Snapette helps brands to increase foot traffic by driving shoppers directly inside the stores

What was fascinating to Sarah and Jinhee when they launched the app 1.5 years ago was that all the innovation was happening around shopping online and yet 90% of sales are still done in stores. For most large brands and retailers, brick and mortar is still the bread and butter of their business, and yet there weren’t tools or platforms to help those brands and retailers drive foot traffic to their stores before Snapette.

Mobile provides a unique solution to this dilemma because we carry our phones with us everywhere and GPS helps us to inform our decisions about our location in the world around us. Great apps like Foursquare and Yelp exist to help you make decisions about food but before Snapette there was nothing for shopping. Retailers, brands and designers have been very quick to understand the value of Snapette for their business. They’ve never had a tool as targeted as the Snapette app that’s entirely focused on driving shoppers into their stores.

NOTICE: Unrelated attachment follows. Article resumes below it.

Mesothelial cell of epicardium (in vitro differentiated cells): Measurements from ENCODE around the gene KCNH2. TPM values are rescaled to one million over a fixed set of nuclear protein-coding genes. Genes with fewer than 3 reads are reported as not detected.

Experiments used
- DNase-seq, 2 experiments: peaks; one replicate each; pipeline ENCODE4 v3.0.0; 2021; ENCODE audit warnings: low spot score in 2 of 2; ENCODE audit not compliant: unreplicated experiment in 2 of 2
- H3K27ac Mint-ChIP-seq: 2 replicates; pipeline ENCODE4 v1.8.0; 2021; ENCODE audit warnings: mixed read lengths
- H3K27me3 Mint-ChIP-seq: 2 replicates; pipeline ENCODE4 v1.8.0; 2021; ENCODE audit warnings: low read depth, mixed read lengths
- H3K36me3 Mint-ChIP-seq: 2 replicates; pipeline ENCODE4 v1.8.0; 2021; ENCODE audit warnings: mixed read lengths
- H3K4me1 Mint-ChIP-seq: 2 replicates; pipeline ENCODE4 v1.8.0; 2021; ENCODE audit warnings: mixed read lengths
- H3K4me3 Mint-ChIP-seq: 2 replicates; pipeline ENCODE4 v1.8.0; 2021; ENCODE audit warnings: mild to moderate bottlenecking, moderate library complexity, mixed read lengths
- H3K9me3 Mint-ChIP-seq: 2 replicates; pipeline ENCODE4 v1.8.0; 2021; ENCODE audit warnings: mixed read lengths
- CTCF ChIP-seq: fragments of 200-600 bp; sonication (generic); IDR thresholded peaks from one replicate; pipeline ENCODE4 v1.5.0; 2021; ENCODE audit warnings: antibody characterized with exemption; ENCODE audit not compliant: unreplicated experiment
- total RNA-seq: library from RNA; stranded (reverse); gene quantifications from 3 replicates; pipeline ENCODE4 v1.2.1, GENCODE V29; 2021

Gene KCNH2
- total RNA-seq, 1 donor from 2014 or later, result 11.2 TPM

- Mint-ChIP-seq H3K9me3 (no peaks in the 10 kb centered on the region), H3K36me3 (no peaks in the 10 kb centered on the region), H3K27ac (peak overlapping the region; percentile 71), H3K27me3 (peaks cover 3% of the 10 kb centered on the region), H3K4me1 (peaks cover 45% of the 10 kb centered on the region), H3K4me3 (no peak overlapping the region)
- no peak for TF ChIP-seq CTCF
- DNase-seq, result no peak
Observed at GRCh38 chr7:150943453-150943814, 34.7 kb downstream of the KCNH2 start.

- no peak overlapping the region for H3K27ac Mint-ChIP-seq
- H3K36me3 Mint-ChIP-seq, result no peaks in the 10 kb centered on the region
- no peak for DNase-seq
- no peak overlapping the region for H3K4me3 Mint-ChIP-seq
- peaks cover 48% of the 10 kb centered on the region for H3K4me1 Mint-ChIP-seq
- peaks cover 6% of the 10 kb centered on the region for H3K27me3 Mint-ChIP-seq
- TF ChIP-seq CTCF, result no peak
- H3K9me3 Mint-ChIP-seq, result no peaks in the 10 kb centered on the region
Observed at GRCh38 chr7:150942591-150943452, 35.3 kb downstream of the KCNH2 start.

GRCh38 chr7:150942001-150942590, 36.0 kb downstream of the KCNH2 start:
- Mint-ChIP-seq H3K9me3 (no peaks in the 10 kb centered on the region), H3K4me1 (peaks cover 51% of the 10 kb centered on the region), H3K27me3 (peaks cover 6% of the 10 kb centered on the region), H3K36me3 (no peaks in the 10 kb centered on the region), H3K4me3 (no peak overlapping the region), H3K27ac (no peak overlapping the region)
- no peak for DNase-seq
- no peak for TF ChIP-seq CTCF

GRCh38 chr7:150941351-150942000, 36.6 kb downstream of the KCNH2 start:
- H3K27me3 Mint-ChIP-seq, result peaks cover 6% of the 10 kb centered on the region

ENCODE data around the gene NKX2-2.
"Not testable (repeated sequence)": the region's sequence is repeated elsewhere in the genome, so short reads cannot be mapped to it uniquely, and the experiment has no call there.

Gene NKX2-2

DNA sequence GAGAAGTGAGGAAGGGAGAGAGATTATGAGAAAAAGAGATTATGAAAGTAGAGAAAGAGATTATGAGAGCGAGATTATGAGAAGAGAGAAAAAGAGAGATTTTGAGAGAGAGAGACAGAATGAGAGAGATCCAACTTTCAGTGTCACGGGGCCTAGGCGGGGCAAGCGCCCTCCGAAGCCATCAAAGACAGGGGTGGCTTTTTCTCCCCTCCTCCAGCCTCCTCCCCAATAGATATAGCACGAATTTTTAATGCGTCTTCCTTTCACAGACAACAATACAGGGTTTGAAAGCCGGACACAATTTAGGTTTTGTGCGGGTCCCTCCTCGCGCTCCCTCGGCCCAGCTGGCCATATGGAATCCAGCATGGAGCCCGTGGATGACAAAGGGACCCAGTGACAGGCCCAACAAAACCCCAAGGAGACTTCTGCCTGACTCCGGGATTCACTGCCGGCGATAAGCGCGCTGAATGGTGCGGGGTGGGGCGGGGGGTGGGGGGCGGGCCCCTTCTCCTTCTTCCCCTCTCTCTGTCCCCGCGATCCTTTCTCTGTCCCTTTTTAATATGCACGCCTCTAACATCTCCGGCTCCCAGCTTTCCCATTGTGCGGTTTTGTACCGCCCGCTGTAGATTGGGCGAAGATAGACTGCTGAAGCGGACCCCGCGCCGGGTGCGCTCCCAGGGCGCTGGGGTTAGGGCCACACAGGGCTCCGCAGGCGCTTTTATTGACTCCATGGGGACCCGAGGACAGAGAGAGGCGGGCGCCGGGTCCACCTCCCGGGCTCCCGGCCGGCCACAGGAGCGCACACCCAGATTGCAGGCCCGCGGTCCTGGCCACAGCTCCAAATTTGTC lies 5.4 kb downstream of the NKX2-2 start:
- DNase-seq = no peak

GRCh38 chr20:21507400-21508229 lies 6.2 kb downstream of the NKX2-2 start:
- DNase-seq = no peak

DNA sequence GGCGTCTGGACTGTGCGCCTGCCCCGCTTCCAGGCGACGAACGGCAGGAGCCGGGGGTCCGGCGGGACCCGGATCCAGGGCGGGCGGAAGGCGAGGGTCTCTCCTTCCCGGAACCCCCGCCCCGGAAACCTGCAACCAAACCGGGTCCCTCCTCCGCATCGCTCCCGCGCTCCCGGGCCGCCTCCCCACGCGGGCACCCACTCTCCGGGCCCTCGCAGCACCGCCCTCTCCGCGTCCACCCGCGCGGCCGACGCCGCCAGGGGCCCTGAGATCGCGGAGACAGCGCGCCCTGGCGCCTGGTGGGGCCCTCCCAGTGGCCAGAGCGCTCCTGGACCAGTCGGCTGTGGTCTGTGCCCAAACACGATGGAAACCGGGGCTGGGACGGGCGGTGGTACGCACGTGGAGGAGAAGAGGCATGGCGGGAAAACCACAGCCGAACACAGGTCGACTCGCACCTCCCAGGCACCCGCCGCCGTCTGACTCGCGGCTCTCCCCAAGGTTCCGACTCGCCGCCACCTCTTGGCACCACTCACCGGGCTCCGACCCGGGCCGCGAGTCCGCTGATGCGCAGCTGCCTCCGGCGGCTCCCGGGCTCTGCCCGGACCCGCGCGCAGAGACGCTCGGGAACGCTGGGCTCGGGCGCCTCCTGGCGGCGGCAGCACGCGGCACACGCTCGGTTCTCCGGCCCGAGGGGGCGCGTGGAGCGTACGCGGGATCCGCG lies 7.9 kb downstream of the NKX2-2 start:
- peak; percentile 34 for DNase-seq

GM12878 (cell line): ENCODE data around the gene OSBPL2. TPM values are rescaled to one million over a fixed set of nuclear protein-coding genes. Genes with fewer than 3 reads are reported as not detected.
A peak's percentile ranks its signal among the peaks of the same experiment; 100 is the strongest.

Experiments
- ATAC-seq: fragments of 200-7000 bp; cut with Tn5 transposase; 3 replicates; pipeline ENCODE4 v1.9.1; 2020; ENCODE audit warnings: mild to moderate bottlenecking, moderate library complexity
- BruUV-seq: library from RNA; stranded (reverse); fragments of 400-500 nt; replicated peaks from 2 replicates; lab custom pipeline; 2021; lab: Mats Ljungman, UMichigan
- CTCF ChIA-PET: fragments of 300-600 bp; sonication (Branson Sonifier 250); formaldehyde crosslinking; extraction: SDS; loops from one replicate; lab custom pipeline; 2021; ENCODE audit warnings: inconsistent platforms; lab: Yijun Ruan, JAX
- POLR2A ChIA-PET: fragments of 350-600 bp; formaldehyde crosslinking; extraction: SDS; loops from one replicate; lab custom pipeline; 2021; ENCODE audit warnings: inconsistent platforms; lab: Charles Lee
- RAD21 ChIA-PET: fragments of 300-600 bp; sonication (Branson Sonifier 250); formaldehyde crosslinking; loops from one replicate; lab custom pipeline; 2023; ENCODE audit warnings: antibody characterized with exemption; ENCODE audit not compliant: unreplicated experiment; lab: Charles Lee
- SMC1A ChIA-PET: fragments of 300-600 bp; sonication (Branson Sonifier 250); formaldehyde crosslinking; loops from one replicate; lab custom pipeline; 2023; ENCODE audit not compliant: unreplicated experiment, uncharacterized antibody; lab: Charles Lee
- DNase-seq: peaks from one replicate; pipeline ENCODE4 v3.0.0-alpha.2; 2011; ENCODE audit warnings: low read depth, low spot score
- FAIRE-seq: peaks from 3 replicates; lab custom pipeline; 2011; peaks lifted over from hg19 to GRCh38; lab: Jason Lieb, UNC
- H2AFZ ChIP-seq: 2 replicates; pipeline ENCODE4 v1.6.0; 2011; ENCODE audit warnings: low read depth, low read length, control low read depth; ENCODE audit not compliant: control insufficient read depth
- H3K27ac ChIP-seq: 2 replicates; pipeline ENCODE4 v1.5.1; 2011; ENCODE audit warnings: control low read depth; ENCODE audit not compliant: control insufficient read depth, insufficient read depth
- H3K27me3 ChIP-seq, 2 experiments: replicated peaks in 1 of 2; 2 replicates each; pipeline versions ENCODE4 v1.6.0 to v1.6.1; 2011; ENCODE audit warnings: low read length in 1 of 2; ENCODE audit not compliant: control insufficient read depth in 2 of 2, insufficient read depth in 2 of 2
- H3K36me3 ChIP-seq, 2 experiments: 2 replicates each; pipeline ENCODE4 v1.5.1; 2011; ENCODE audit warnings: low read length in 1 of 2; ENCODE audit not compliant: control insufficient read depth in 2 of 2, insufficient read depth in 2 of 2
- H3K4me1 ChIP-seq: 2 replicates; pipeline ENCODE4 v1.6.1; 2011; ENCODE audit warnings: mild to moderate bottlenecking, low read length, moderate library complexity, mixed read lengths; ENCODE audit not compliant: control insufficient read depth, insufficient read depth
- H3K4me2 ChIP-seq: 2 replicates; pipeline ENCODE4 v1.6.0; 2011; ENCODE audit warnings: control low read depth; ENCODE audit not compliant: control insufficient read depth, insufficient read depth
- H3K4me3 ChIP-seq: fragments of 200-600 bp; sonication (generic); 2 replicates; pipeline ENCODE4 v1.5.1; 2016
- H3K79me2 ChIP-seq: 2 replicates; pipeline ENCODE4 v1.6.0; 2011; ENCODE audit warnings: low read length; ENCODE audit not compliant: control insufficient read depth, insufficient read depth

Watch Snapette in action

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2 Responses to Woman’s Day Special: How Sarah and Jinhee started all the magic with their Snapette shopping app

  1. Snapette says:

    Thanks for the review Startup fm! Download the Snapette app for free at http://www.snapette.com/app